A somewhat confused and silly person accused me of not knowing what an analogy is, because I objected to the analogy: "The printing press was the Internet of the 16th century." He concluded a report on the dissemination via printing press of the Bible in the 16th century with the non-sequitor, "If you can read, thank a monk."
I have nothing at all against the individual monks who copied, for instance, Ovid's "Metamorphoses," an ancient Latin poem I like quite a lot. On the contrary, I suspect that some of those monks may have stuck their necks out a bit, or possibly even risked punishment, by disobeying orders in order to make manuscripts of the "Metamorphoses" instead of something more strictly Christian. Or the copyists may have been reluctant in certain cases, and it may have been their superiors, abbots or bishops, who were the enthusiastic Classicists and ordered the copies of Ovid's great poem to be made. Either way, as an enthusiastic (amateur) Classicist myself, I naturally appreciate the efforts of Western Medieval Classicists. All of whom were clergypeople.
But to thank a monk for the survival of classical literature -- let alone for my ability to read at all -- that is, to thank any monk for it -- every monk -- is beyond the beyond, as Pete Townshend would say. That would be, in effect, to thank Christianity for having preserved civilization. I already told Sir Kenneth Clark in a previous Wrong Monkey blog post what he could do with that notion. Apart from my objection to the extremely narrow and xenophobic definition of culture put forward by Clark, and also by some Catholic apologists who really seem to believe that the Middle Ages were a glorious time, when I am thankful to those individual Medieval Classicists who made copies of the works of Ovid and Sallust and Horace and the other pre-Christian writers I love, I do not feel that I am thanking them for doing something inherently Christian. On the contrary, I think I'm thanking them for having gone against the grain of Christianity, and having prevented Christianity from completely destroying all traces of Classical Greek and Rome, instead of only destroying most traces as it did.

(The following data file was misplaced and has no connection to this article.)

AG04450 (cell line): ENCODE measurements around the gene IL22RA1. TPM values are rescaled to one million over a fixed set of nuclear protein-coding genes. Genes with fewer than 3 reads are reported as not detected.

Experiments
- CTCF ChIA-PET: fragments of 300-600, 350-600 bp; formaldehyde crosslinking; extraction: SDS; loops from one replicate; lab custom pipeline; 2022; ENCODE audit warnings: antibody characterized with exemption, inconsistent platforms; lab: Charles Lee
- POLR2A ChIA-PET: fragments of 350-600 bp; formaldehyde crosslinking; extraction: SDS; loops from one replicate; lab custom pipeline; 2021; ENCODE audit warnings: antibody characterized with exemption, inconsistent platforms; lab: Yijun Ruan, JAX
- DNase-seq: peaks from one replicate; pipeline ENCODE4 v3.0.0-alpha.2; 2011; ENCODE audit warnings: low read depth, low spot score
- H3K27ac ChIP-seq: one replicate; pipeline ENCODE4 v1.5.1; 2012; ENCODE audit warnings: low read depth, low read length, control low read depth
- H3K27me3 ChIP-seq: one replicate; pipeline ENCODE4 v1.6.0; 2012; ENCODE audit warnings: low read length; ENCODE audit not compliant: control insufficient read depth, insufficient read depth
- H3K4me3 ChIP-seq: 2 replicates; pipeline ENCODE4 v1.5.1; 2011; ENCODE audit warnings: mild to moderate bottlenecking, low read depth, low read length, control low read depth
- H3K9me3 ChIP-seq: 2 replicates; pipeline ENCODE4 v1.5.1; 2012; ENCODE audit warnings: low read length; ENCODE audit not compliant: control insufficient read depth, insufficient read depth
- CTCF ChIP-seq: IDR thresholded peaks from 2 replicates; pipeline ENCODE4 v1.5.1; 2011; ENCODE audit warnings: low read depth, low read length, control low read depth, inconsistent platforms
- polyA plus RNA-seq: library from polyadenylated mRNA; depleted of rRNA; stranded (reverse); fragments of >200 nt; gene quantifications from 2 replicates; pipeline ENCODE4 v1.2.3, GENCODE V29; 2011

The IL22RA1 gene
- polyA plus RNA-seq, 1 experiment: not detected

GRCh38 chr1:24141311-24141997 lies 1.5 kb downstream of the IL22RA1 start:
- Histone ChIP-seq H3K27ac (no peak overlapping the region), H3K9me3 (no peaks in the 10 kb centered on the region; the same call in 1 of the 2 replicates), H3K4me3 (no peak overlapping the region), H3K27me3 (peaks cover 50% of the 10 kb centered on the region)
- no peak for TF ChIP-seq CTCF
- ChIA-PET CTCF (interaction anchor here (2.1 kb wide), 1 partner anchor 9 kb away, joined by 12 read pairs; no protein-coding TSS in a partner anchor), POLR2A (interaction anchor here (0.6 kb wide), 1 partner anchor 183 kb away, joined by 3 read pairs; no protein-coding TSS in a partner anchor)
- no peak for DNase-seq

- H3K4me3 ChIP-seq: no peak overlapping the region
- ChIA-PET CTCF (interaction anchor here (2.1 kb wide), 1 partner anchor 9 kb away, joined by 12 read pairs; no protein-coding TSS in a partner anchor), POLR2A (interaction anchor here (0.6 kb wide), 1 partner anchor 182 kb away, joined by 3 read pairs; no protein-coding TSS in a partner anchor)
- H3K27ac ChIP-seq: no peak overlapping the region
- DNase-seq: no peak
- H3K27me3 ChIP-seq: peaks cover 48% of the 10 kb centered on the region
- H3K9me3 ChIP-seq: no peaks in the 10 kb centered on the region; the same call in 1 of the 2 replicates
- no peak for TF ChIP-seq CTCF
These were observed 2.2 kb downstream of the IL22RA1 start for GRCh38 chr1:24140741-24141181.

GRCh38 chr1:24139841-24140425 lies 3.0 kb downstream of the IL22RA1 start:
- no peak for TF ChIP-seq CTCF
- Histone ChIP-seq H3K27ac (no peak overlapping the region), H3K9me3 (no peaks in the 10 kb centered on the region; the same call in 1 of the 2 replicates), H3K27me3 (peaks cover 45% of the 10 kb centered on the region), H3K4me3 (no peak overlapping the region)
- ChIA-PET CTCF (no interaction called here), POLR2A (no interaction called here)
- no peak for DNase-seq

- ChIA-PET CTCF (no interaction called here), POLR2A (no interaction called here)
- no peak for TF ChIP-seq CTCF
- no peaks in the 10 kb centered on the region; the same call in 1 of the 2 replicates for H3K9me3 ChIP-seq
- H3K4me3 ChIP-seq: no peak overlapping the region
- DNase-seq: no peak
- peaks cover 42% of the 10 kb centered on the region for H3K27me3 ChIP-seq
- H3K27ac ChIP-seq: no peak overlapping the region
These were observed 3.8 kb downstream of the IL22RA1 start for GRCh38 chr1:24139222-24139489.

I'm going to make an analogy here, to demonstrate that I do too know what an analogy is, and also to refute this absurd notion that if you can read, you should thank a monk. On the one hand, part of me thinks that the notion is much, much too absurd to need refuting; on the other hand, such notions have been advanced by people like Sir Kenneth Clark, who besides his cushy day job advising the British royal family on matters of art was allowed to make a public-television series whose format was comparable to the series of Carl Sagan and Dr Bleedin' Bronowski, as if his ideas were on a par with theirs, and by other people who often can not only, so it seems, dress themselves and walk about more or less upright on their hind limbs, but are also full professors and successful authors, in short: it seems to need refuting.
Imagine if between 1741 and 1993, in all of the lands of the British Commonwealth and in the US, only WASP's had been allowed to operate printing presses or websites or own bookstores or otherwise sell or distribute printed works. In this imaginary analogous past, other ethnicities were allowed to write, but if they were going to write for a public, all of the stages of publishing and dissemination of their works were going to be controlled by WASP's. Imagine if someone today in that alternate universe told you that if you can read you should thank a WASP, because of those 252 years when WASP's had a tight monopoly upon the printed word in certain countries. Thanking a monk for being able to read is no less ridiculous, no less insulting to the world outside of the party which for a certain time and in a certain area was allowed to tightly, rigidly control literacy. Literacy began long before there were Christian monks, it thrived all over the world in regions which until recently had never heard of Jesus. It's hard to know for sure about such things, but it seems clear that literacy rates within the Roman Empire declined sharply after the Christian takeover. Apologists blame the illiterate hordes from Northern Europe and Asia; I blame the Christians, who demonized all non-Christian writing and discouraged the masses from reading even the Bible. I think it's quite obvious where the blame belongs, if people will inform themselves about what happened, and if they are able to consider events without absolutely qrotesque levels of prejudice.